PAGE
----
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Do You Dream in Colour?

Bill Nelson

single - 9 May 1980

Do You Dream In Colour? - Cover


A)  Do You Dream In Colour?

B1)  Ideal Homes

B2)  Instantly Yours

B3)  Atom Man Loves Radium Girl



A) appeared to be a non-album track upon release, but eventually (nearly 12 months later) ended up on the Quit Dreaming and Get on the Beam album.

B-sides) were all non-album tracks.


Do You Dream in Colour? was the first release to be promoted solely under Nelson's name since the Northern Dream album in 1971. This 7" single was the debut release on Nelson's own Cocteau Records, and sold well enough on release to achieve a respectable No. 52 on the UK singles chart. It helped to raise Bill's profile after Red Noise were dropped by EMI, and led to a new solo deal with Mercury.

The single was promoted by a video that Nelson directed, made on a shoe string budget. Shot in a combination of colour and black and white, the video made imaginative use of mask, props (such as a rocking horse and various items of technology) with Nelson in bed seemingly connected to monitors being used to decipher his dreams.

The exact same 7" single was later included in the Permanent Flame box set of five 7" singles in 1982.


A) was included on Quit Dreaming and Get on the Beam and on the What Now, What Next? compilation.
All 3 b-sides were available on The Two Fold Aspect of Everything comp (out of print).
B2) was also available on The Strangest Things compilation (out of print).


"Do You Dream in Colour?" is available on the remastered Quit Dreaming and Get on the Beam CD (Mercury, 2005). It is also available on The Practice of Everyday Life, which is out of print physically, but available as a digital download.  
All 3 b-sides are currently unavailable.



"I started Cocteau Records in retaliation to the dropping of my recordings by EMI. "Do You Dream In Colour?" (which I secured from the EMI contract), was the first ever Cocteau Records release. It was prior to Phonogram's involvement."


"You have to remember that Red Noise was intended to be a 'flexible' project, rather than a fixed band with a fixed style or line-up. The whole purpose of moving on from Be Bop Deluxe was to escape being stereotyped and to avoid the limitations imposed by product and audience expectations.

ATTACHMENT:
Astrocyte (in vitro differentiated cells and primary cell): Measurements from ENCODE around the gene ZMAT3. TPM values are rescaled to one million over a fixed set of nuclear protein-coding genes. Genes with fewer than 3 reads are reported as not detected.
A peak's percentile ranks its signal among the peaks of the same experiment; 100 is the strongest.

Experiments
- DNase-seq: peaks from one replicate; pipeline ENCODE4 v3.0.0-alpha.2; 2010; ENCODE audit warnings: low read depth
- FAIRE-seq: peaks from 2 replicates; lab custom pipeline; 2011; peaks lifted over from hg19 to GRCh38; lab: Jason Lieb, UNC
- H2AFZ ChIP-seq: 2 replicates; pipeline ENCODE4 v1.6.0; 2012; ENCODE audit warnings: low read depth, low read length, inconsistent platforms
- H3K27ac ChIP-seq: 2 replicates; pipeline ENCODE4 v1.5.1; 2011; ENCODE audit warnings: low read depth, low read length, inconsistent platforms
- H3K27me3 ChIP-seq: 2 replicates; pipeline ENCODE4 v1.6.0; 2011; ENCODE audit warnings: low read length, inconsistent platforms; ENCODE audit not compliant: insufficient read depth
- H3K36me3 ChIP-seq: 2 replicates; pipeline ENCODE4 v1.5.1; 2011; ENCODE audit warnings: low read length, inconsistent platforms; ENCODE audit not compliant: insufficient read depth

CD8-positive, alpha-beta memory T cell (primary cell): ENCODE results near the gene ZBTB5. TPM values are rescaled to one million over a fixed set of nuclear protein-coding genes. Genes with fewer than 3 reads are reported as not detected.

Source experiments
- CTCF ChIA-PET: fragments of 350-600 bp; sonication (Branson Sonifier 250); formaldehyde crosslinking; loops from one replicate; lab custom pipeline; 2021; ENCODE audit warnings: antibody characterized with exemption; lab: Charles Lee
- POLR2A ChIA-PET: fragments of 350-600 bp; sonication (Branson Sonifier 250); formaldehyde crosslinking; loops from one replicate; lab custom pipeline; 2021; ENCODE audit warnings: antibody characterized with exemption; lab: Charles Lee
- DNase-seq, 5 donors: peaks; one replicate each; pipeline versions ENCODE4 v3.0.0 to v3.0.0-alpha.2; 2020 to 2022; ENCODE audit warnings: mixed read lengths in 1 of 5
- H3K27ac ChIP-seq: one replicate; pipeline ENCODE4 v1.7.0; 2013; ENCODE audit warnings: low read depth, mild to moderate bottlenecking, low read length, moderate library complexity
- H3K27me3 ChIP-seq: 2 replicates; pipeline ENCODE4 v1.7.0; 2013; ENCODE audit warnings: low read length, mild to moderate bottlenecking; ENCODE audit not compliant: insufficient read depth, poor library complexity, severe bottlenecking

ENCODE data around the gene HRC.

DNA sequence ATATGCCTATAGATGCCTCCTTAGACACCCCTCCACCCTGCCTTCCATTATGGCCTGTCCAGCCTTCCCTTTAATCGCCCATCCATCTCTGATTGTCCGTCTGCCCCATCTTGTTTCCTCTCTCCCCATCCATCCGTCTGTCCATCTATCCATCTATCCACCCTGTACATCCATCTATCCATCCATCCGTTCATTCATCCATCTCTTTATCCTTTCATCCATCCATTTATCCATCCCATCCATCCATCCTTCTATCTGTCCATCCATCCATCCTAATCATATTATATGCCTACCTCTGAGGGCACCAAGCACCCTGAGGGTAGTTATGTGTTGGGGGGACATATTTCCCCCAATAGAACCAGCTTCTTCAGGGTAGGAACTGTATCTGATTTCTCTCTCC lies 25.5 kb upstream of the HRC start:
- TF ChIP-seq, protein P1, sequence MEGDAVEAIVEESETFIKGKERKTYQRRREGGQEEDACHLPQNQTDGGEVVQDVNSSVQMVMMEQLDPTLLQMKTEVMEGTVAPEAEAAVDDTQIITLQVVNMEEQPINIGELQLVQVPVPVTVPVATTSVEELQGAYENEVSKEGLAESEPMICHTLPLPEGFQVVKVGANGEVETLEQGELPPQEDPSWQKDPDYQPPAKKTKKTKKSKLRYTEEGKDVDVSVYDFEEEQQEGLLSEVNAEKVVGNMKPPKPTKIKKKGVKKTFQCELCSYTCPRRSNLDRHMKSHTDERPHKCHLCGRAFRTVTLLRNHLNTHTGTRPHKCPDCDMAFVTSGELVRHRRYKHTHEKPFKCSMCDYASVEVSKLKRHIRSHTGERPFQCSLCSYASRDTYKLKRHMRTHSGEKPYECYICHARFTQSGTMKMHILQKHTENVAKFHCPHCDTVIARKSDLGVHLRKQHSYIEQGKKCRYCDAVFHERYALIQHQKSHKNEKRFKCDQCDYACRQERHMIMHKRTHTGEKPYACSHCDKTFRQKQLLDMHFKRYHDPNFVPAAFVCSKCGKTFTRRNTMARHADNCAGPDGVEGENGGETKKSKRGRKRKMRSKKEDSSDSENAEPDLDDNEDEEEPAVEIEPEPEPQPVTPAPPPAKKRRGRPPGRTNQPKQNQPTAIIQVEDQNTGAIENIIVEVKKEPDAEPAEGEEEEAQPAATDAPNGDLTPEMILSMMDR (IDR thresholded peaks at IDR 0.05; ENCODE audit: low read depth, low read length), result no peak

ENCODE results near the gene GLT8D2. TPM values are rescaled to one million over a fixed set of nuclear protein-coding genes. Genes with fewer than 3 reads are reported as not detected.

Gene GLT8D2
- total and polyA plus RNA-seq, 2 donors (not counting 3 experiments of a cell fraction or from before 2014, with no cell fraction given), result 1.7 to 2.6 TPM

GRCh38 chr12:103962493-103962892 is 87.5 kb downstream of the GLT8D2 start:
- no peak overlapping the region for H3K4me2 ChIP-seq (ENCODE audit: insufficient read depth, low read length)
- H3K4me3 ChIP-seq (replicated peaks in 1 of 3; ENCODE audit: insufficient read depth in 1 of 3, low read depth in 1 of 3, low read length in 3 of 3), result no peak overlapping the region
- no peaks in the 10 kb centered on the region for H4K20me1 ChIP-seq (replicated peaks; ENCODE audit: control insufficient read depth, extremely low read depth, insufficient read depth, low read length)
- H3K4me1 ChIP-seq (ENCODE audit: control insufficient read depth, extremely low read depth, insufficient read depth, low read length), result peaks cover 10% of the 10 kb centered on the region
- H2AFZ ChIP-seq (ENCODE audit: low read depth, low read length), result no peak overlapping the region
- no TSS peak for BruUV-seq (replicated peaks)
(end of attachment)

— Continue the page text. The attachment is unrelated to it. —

"In that respect, you might say that every album I've made since Be Bop has been a Red Noise album! So, yes, whilst many of the songs that were recorded immediately after the Sound-On-Sound album were somewhat different, they were, at that time, intended to be released under the 'Red Noise' umbrella. But, when the deal with EMI ended, I just thought, what the heck, just put it out under my own name."


"There was also a problem with the lyric 'video junkie looking for a fix' which the BBC interpreted, (quite wrongly), as being indicative of heroin addiction. It was merely about people who can't pull themselves away from their tv set, people whose lives exist only via an obsessive involvement with tv soap operas and suchlike. Anyway, the BBC refused to play the record with those lyrics and I seem to recall eventually having to make a mix with the offending line replaced by something else, purely for radio."

"Made the "Do You Dream in Colour?" video myself, way, way back in time. Filmed it on my super-8 home cine-camera in Haddlesey house which was then my home. My brother Ian is in the Monroe mask, me in the Superman and old man mask. My ex-wife Jan is the Pierrot on the rocking horse at the end. Lighting was done by borrowing a couple of old coal miner's pit lamps from a friend who worked as a mining engineer. I had no means of auto-synching the film to the soundtrack so the final edits were synched by hand, which took AGES. Nevertheless, it's a quirky, humorous and surreal piece of filmic art, is it not?"

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